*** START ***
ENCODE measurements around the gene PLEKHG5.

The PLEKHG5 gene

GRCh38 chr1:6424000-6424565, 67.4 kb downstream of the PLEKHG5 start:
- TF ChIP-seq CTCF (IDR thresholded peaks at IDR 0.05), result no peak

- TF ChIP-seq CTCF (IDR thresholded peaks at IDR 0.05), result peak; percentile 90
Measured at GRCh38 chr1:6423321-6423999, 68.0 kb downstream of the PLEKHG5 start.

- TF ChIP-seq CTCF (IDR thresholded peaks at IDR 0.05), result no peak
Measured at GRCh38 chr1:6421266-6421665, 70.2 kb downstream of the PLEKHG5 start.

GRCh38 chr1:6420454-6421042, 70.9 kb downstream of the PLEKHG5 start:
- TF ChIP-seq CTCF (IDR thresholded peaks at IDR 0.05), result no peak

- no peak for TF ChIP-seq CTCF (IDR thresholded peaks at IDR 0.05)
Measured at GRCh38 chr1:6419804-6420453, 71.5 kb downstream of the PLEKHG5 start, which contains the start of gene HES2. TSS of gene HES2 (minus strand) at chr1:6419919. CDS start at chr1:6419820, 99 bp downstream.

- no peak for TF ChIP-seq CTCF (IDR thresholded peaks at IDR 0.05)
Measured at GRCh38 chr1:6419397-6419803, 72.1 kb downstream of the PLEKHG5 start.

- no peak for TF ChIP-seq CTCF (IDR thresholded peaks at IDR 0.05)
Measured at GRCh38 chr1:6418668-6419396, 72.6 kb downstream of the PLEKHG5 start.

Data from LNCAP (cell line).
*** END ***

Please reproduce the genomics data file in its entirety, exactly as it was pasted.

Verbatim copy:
ENCODE measurements around the gene PLEKHG5.

The PLEKHG5 gene

GRCh38 chr1:6424000-6424565, 67.4 kb downstream of the PLEKHG5 start:
- TF ChIP-seq CTCF (IDR thresholded peaks at IDR 0.05), result no peak

- TF ChIP-seq CTCF (IDR thresholded peaks at IDR 0.05), result peak; percentile 90
Measured at GRCh38 chr1:6423321-6423999, 68.0 kb downstream of the PLEKHG5 start.

- TF ChIP-seq CTCF (IDR thresholded peaks at IDR 0.05), result no peak
Measured at GRCh38 chr1:6421266-6421665, 70.2 kb downstream of the PLEKHG5 start.

GRCh38 chr1:6420454-6421042, 70.9 kb downstream of the PLEKHG5 start:
- TF ChIP-seq CTCF (IDR thresholded peaks at IDR 0.05), result no peak

- no peak for TF ChIP-seq CTCF (IDR thresholded peaks at IDR 0.05)
Measured at GRCh38 chr1:6419804-6420453, 71.5 kb downstream of the PLEKHG5 start, which contains the start of gene HES2. TSS of gene HES2 (minus strand) at chr1:6419919. CDS start at chr1:6419820, 99 bp downstream.

- no peak for TF ChIP-seq CTCF (IDR thresholded peaks at IDR 0.05)
Measured at GRCh38 chr1:6419397-6419803, 72.1 kb downstream of the PLEKHG5 start.

- no peak for TF ChIP-seq CTCF (IDR thresholded peaks at IDR 0.05)
Measured at GRCh38 chr1:6418668-6419396, 72.6 kb downstream of the PLEKHG5 start.

Data from LNCAP (cell line).